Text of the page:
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January2014 Vol.51 Issue:      1 Table of Contents
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Cubital tunnel syndrome, simple decompression, is it effective?

Alaa A. Farag, Ahmed M. Seleem

Department of Neurosurgery, Banha University; Egypt



ABSTRACT

Background: Cubital tunnel syndrome is the second most common entrapment neuropathy in the upper limb; however, surgical treatment of the ulnar nerve entrapment at the elbow remains controversial. Objective: To assess patient outcomes and complication rates after simple decompression of the ulnar nerve in cubital tunnel syndrome. Methods: A retrospective clinical review of 30 patients who underwent simple decompression of the ulnar nerve for cubital tunnel syndrome in a 5-year period. Patients were diagnosed by a history, clinical examination and a positive electrodiagnostic test. Results: Out of the 30 patients, 21 patients are males and 9 patients are females. The mean age of the patients in this study is 39.5 years (range from 27 to 52 years). Favorable clinical outcomes were obtained on 26 patients (86.5%). Superficial wound infection has observed in 2 patients (6.5%). Conclusion: Simple decompression of the ulnar nerve is effective and reliable treatment for cubital tunnel syndrome. The results and complications in this series were comparable with other publications. [Egypt J Neurol Psychiat Neurosurg.  2014; 51(1): 39-43]

 Key Words:  Cubital tunnel, simple decompression, ulnar nerve

Correspondence to  Alaa A. Farag, Assistant Professor of Neurosurgery, Faculty of Medicine, Banha University, Egypt. Email: alaa1farag@yahoo.com  





INTRODUCTION

 

Cubital tunnel syndrome (CUTS) is the second most common entrapment neuropathy of the upper extremity.1,2 Despite the ubiquity of the condition; the surgical options have remained controversial in the literature, without definitive studies to support one technique over another. Moreover, the indications for surgery have not been well delineated.3,4

It is likely that (CUTS) is not a single entity but rather is a heterogeneous group of pathologies causing compression of the ulnar nerve in the cubital tunnel. Cubital tunnel syndrome may develop because of various factors including repetitive elbow motion, prolonged elbow flexion, or direct compression.5 The most common potential sites of the ulnar nerve compression include the medial intermuscular septum, the arcade of Struthers, the cubital tunnel, and the deep flexor aponeurosis. Anconeus epitrochlearis is an aberrant muscle, which has been reported as a cause of the cubital tunnel syndrome.6,7

The symptoms of the cubital tunnel syndrome are usually insidious in onset particularly when the neuropathy is related to repetitive activities. Patients will notice numbness and tingling about the ring and small fingers that often associated with medial elbow or proximal forearm pain.5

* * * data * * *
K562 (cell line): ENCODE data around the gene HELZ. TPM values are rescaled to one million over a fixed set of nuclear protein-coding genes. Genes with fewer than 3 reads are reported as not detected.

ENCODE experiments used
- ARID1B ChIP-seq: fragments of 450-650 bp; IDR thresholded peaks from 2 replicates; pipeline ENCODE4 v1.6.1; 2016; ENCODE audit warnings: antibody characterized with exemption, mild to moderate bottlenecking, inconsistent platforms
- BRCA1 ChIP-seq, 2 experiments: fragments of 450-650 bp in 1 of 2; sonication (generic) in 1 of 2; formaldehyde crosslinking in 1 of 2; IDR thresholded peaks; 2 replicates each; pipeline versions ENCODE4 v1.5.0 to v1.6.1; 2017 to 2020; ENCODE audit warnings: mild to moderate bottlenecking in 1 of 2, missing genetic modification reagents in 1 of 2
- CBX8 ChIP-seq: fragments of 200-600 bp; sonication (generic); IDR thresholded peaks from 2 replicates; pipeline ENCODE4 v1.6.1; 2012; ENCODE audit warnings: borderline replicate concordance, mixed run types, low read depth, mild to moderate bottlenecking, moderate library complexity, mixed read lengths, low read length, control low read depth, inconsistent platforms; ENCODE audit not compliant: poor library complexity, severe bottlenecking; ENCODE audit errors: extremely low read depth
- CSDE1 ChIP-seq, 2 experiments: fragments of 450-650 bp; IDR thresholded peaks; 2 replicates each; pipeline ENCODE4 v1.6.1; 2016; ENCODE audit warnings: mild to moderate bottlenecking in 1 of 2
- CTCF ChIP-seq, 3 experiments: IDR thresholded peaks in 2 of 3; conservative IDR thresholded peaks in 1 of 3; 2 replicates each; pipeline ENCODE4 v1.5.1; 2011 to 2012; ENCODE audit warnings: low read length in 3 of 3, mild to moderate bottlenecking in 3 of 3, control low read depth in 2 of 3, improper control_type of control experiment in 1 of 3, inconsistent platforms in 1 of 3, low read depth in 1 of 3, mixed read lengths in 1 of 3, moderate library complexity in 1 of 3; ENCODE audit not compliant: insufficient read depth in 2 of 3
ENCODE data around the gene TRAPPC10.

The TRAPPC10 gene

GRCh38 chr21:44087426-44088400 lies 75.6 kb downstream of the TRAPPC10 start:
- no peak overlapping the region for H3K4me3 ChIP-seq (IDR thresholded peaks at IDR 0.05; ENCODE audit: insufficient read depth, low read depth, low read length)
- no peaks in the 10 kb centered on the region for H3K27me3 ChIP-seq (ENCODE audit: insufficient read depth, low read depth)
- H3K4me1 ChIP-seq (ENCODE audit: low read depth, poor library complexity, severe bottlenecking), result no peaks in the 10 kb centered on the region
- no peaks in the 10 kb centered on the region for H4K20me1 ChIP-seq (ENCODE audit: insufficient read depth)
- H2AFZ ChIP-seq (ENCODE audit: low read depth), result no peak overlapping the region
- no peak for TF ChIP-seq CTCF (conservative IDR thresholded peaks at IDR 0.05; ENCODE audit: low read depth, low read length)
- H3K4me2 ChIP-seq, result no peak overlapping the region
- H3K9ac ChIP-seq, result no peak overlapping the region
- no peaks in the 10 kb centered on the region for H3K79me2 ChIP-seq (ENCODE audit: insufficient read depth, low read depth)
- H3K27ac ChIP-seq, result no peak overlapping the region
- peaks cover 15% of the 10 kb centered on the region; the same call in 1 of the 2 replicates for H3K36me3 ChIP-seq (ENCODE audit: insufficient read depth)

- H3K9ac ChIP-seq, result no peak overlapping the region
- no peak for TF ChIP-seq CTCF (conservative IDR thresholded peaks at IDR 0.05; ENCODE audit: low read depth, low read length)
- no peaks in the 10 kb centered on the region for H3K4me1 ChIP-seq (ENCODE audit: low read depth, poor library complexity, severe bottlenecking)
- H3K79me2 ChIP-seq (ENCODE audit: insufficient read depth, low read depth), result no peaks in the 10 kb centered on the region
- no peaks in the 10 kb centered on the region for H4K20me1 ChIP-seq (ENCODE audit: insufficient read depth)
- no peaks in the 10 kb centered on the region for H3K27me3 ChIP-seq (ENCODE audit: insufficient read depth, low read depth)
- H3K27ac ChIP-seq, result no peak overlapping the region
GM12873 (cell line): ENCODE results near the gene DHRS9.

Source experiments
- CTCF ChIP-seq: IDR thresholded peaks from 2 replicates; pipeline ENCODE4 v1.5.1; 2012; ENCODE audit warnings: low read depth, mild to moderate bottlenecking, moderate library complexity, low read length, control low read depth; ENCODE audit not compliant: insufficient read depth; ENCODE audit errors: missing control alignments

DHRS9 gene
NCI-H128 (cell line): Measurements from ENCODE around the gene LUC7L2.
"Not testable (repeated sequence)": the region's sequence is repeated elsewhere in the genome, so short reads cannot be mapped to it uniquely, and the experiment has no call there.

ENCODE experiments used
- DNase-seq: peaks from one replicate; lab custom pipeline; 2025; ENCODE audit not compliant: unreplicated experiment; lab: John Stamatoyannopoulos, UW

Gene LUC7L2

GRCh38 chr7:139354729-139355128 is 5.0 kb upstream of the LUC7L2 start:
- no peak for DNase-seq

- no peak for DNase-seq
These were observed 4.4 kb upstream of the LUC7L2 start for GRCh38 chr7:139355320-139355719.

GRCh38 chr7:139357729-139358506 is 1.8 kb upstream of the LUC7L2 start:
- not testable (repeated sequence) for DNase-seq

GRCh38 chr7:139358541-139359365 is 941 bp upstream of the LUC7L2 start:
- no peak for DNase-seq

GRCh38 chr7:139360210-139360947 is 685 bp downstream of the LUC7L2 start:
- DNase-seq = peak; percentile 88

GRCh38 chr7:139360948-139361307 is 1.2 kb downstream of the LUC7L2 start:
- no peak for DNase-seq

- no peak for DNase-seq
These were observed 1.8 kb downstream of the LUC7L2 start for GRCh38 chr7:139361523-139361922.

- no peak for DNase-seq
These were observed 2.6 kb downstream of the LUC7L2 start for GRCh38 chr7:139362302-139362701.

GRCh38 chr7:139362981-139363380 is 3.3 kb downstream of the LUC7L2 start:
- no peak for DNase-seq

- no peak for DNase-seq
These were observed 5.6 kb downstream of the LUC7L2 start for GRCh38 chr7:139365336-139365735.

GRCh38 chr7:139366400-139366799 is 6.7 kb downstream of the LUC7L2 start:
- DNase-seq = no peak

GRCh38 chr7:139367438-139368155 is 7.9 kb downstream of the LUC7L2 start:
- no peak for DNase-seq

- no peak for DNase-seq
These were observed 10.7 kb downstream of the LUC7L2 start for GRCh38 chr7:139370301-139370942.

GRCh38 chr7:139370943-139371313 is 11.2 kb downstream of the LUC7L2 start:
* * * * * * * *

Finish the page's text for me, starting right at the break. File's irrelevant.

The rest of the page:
Multiple studies have compared the outcome of surgery for cubital tunnel syndrome (CUTS). Yet there are no clear guidelines for treatment.8 Different surgical approaches for cubital tunnel release have been used, from medial epicondylectomy to the recently added endoscopic in situ decompression.8,9 There is a vast amount of literature comparing the outcomes of the different approaches, but the results of different studies have not resulted in clear-cut guidelines for treating surgeon.10

 

Aim of The Work:

The aim of this study is to assess outcome of simple decompression of ulnar nerve in cases of CUTS. Critical review on the literature is given.        

 

SUBJECTS AND METHODS

 

This is a retrospective clinical review of 30 patients who underwent simple decompression of ulnar nerve for cubital tunnel syndrome in a 5-year period (2005-2009). Patients were diagnosed with (CUTS) by a history and clinical examination that were positive for numbness and tingling in an ulnar nerve distribution, with or without weakness in ulnar nerve innervated muscles on manual muscle testing.

All patients had nerve conduction tests and electromyography that were positive for compression of the ulnar nerve within the elbow segment.

 

All patients treated for the (CUTS) in the last 5 years were included. CUTS was defined by a subjective pain, numbness and weakness in the little and ring fingers, a positive Tinel test at the elbow, muscle atrophy and decreased grip strength. All of the patients had positive electro- diagnostic testing.

Exclusion Criteria included patients who had surgery for traumatic ulnar nerve injury such as surgery after open injury. Patients presenting with systemic diseases affecting the peripheral nerves were excluded. Patients had diseases of the neuromuscular junction (Guillain-Barré syndrome, myasthenia gravis and polyneuropathy) were excluded. Patients with cubitus valgus deformity of the elbow were excluded.

Medical history and physical examinations were recorded. Symptoms that were recorded including pain, numbness, severity of symptoms, subjective pain and paresthesia. Signs were examined such as sensory loss, muscle atrophy, intrinsic weakness and the results of an elbow flexion test.

Operative treatment was standardized according to the following protocol. The surgery was performed through a direct approach to the cubital tunnel. In situ neurolysis was performed from proximal to distal protecting all nerve branches of the nerve, pressure and/or fibrosis was removed well from the arm proximally, through Osborne's ligament and into the origin of the flexor carpi ulnaris and fascia. The nerve was not skeletonized and only external neurolysis was performed.

 

Statistical Analysis